Project Ara, Google's attempt to create a modular smartphone, will be initially released in Puerto Rico this year, the company has revealed. News of the project's initial launch details come at the same time as the search company revealed its second prototype device, an upgraded collection of modules and endoskeleton which it calls Spiral 2.
Announced at the second Project Ara Module Developers Conference, project lead Paul Eremenko claimed Puerto Rico was an ideal location, due to having fairly diverse mobile phone sales, with approximately 75 percent of Internet access performed over mobile devices rather than computers according to TechCrunch. The location is also covered by FCC regulations, making it easier to develop for the market, with the 11 schools of the University of Puerto Rico educational system partnering with Google to hold labs in the country for building Ara modules.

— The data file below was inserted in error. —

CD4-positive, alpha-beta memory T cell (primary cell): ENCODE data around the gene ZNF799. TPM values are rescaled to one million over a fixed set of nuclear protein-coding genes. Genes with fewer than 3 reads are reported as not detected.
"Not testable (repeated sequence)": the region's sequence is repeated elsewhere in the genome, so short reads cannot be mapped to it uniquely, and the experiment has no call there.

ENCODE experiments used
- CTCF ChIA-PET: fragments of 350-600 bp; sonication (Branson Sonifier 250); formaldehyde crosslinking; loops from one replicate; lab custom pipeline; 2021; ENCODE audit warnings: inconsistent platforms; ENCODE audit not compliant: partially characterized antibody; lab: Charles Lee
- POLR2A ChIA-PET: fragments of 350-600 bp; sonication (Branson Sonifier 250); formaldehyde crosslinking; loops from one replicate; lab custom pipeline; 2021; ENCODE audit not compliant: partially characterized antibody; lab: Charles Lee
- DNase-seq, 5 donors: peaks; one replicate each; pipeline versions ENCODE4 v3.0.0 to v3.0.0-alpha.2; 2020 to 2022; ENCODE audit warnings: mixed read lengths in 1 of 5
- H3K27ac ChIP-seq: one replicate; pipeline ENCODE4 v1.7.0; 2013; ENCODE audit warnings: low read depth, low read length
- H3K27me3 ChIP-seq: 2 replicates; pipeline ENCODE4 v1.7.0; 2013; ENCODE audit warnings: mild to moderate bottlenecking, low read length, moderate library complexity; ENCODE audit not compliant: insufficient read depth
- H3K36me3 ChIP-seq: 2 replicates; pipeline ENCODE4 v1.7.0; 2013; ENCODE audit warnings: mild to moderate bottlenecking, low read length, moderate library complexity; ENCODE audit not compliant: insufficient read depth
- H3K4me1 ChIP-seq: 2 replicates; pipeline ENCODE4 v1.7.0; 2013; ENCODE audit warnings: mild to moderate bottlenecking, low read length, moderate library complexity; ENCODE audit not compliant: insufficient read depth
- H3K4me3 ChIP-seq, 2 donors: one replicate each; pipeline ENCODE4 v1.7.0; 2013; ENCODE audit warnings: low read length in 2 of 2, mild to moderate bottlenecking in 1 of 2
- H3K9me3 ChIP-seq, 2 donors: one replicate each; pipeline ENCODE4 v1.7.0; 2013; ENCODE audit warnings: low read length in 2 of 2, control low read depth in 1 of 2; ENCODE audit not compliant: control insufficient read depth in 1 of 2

As for the next generation of hardware, Spiral 2 consists of an endoskeleton with a 1280x720 display. While the 5-megapixel camera, proximity and light sensors, Wi-Fi and Bluetooth, speaker, battery, USB charger port, 3G modem and antenna modules will be the same, developers will be able to choose between a processor block containing a Marvell PXA1928 or an Nvidia Tegra K1 chip.
Google admits that it is still not quite ready for consumer use, though the next generation will apparently include LTE radios and more space for larger-sized batteries. Currently, there are only 11 modules that currently work with the Project Ara system, though it anticipates that it will have closer to 30 modules completed by the time the Spiral 3 prototype releases later this year..